The Outdoors

By Scott Rall, Outdoor Columnist

Writing about dogs is my favorite subject. If you have been a reader of my column for any length of time you can already tell this by the number of times they occupy this space. Dogs, especially hunting dogs, are a 12 month a year effort. Whether it’s training a new dog or keeping the older dog sharp as a tack, both take consistency, time and commitment.

With dove season opening a few days back and prairie grouse and pheasant season opening in short order there are a few things you should be doing with your dog if you have not already been doing so.  The first one is as good for you as it is for the dog and that is just an uptick in the exercise level. 

Dogs that lay on the couch all summer are far more likely to die of heat related stroke and other muscle/joint problems than dogs that are in great physical condition. This can be hard to do when daytime temperatures are still in the 80s and 90s. It requires you get up a little early and do these conditioning exercises in the cooler morning temperatures before work for most working stiffs. 

Add to this effort the need to exercise your dogs on a gravel road might mean getting up even earlier. A dog’s foot pads get soft when they are not in contact with hunting conditions for a period of time. I make a dedicated effort to take my boys on a 2-mile walk/run on the gravel starting about Sept. 1. This contact with rougher ground will toughen up their pads to avoid the all-too-common issue with sore feet after the first two days afield. Not many hunters take the time and it shows about half way through day two of the pheasant season.

Have you ever spent any time teaching your dog to drink from a squirt water bottle? Not many hunters do. They get to drag on a collapsible dog bowl to water their dogs in the field. To each their own, but my hunting vest needs to carry other important stuff and dragging on a dog dish is not one of them.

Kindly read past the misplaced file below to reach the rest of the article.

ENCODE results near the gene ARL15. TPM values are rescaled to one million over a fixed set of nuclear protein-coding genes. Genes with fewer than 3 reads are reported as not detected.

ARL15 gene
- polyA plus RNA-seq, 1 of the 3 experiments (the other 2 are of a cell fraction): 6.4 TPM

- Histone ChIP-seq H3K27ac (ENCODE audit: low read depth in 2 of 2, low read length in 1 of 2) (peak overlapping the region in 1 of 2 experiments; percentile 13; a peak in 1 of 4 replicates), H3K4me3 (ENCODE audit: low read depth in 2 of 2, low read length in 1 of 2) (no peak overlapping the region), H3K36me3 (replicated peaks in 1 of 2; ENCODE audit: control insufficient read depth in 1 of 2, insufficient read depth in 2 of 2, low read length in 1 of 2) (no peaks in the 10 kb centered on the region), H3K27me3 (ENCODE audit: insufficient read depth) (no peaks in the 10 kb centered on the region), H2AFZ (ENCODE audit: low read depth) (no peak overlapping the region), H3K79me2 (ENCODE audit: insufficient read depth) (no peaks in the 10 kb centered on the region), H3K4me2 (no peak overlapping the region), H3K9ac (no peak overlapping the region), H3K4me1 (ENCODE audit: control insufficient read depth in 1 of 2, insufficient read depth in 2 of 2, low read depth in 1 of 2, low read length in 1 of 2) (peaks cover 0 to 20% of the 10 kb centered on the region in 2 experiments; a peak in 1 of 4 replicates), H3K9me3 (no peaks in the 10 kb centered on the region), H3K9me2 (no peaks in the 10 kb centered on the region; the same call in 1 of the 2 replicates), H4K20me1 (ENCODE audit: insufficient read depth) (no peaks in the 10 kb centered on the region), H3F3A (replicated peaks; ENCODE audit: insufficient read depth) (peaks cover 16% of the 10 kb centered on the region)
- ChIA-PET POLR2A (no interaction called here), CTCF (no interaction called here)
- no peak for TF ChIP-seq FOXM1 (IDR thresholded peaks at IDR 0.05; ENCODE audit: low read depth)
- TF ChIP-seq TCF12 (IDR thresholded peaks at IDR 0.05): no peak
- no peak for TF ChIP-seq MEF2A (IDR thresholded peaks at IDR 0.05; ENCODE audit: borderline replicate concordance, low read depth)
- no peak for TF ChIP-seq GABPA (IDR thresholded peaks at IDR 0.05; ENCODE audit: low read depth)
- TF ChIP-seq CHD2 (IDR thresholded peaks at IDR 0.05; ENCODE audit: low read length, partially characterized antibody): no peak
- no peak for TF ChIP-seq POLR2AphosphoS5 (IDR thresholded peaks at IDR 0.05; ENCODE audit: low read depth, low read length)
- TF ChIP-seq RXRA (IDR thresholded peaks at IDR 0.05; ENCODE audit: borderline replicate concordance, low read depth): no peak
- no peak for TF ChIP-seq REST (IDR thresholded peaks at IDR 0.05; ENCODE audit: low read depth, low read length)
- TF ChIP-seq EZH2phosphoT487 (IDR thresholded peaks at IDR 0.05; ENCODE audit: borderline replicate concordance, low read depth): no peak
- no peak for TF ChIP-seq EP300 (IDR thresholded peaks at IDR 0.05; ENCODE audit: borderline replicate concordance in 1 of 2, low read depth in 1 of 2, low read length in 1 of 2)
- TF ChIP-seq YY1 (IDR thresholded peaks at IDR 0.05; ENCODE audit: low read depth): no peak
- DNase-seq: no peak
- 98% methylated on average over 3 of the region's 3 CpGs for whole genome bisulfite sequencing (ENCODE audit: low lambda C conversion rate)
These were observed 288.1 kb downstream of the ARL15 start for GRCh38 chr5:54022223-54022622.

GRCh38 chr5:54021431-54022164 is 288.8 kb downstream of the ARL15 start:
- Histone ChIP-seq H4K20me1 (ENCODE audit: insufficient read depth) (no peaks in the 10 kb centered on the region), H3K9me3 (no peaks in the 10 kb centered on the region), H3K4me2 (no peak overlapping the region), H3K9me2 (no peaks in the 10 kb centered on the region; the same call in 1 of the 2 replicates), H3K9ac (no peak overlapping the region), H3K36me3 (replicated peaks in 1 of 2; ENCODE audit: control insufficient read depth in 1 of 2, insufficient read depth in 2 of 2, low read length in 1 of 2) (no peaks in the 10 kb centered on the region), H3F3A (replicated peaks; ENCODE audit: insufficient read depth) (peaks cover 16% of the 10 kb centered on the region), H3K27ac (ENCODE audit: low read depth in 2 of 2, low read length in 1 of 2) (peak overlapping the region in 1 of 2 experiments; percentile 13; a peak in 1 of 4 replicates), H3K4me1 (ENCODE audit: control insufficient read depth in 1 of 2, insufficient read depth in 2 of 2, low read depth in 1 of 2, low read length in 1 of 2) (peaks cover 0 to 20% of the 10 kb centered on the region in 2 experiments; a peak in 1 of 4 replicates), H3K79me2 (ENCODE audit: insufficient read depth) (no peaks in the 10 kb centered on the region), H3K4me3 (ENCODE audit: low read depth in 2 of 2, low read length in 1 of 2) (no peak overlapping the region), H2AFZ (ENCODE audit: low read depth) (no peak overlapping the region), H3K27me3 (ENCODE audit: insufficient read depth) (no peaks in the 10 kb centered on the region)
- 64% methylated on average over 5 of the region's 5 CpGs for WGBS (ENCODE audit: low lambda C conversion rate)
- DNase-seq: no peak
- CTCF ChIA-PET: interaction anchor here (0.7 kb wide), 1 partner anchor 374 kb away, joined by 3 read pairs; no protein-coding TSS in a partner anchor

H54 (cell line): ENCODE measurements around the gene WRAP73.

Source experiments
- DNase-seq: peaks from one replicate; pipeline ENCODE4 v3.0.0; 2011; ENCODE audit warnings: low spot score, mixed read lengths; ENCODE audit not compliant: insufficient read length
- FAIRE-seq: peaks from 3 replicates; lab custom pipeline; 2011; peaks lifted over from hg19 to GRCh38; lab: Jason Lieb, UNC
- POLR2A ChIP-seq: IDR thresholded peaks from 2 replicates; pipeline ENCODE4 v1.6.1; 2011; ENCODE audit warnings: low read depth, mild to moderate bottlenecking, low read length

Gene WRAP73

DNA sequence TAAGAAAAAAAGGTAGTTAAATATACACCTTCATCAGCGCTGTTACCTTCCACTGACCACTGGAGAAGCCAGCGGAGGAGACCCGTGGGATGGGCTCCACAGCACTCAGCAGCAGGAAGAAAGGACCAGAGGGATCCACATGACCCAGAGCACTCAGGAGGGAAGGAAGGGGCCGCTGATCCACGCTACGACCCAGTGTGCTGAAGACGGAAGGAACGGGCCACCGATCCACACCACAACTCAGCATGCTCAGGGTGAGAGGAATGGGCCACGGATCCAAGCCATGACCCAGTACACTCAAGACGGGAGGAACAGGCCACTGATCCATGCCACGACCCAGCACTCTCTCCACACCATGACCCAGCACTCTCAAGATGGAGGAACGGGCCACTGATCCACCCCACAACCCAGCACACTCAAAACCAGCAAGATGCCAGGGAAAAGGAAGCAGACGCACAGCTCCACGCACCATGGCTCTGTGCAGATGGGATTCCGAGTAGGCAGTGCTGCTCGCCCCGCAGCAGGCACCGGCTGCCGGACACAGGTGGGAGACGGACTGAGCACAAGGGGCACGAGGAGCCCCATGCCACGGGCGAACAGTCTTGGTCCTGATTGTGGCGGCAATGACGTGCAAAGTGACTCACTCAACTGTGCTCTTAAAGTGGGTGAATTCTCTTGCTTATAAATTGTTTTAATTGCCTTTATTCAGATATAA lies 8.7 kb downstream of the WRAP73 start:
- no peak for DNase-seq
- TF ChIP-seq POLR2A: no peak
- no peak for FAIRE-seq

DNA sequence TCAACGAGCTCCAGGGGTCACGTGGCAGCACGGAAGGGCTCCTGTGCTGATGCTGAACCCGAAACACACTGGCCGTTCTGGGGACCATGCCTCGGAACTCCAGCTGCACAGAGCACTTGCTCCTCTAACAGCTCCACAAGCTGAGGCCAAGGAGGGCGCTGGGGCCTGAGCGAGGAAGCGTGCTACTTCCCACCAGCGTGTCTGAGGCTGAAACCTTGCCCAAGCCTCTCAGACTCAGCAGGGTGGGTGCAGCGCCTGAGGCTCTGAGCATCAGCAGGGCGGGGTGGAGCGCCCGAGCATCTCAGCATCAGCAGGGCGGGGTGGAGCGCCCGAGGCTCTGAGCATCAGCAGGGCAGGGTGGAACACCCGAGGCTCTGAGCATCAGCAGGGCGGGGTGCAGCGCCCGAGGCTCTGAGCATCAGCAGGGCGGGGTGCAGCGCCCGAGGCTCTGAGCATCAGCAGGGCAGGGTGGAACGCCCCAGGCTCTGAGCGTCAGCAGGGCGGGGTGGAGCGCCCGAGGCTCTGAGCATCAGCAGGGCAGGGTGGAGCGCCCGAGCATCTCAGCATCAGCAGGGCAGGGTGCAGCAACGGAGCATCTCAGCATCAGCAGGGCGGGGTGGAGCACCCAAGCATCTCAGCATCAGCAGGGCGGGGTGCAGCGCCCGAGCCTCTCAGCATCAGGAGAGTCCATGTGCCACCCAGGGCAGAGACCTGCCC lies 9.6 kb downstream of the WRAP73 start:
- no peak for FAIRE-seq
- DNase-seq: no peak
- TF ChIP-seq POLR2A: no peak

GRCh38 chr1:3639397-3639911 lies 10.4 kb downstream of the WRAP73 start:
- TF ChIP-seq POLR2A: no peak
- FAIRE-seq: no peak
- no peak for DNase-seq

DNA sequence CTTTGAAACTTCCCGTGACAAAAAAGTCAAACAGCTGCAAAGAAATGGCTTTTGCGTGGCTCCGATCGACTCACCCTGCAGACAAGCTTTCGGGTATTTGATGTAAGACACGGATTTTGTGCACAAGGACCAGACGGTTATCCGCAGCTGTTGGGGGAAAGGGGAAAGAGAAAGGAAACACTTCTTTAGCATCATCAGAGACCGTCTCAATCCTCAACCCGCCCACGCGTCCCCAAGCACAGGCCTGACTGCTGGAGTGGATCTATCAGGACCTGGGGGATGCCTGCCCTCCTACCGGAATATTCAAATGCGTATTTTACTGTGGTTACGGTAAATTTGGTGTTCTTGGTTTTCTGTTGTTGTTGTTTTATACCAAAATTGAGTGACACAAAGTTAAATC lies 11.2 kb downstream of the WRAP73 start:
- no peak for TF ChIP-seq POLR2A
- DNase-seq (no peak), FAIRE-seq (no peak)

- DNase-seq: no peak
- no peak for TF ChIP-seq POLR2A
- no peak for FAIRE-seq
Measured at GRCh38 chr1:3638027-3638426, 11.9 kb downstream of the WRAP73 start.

Have you squared away your hunting lands app? I use ON-X for all my hunting maps identifying all of the public lands available to utilize and for $29 you can pick any state. I pay $99 for the whole U.S. Just because you might have the app on your phone does not say that you can utilize all of the features. I know I cannot. I try to explore that app on a regular basis to become more familiar with its features. It has a plotter to tell you how far you walked.  It can measure distance on a map in order to help you determine the yardage to a deer shot you might want to take. It does all sorts of stuff and if I can use half of what it does, I will be more able than most of their other users. If you don’t have this app, get it and you will find out just how much more flexible you can be when hunting in new areas.  I use it when deciding which public lands to hunt in states like the Dakotas, Nebraska, Kansas and Montana. You use the app to see which units have a food plot nearby or which ones have a water source that you could never see from the road.

If you don’t travel out west much a rattle snake vaccine might not be in your wheelhouse but for many it is a real thing. You don’t have to go all that far west either. You get west-river South Dakota and you could run into a prairie rattlesnake. I have only seen them about three times, but other hunters tell me they are more common than you think. This is a two-shot vaccine, and the second shot is 30 days after the first. Proper planning done now for grasslands hunting out west can keep your hunting companions out from under a cross.

One other item you should have, and in some cases is required, is a health certificate for your dog. If you travel outstate you are required to carry proof of rabies vaccination and a health certificate. These are issued by your vet and have to be current within 60 days or so. If you would ever get stopped by a CO you might very well get asked to see these documents. I have never been required to show proof before, but it would just be my luck that my dogs could get impounded for lack of the proper documents. Each traveling hunter will have to make their own decisions on that one, but I do carry them to keep in the clear.  

Don’t let the hunting seasons find you unprepared. Start working the dog now and make time to get yourself prepared as well. Nobody ever went on a hunting trip and lamented they were too well prepared.

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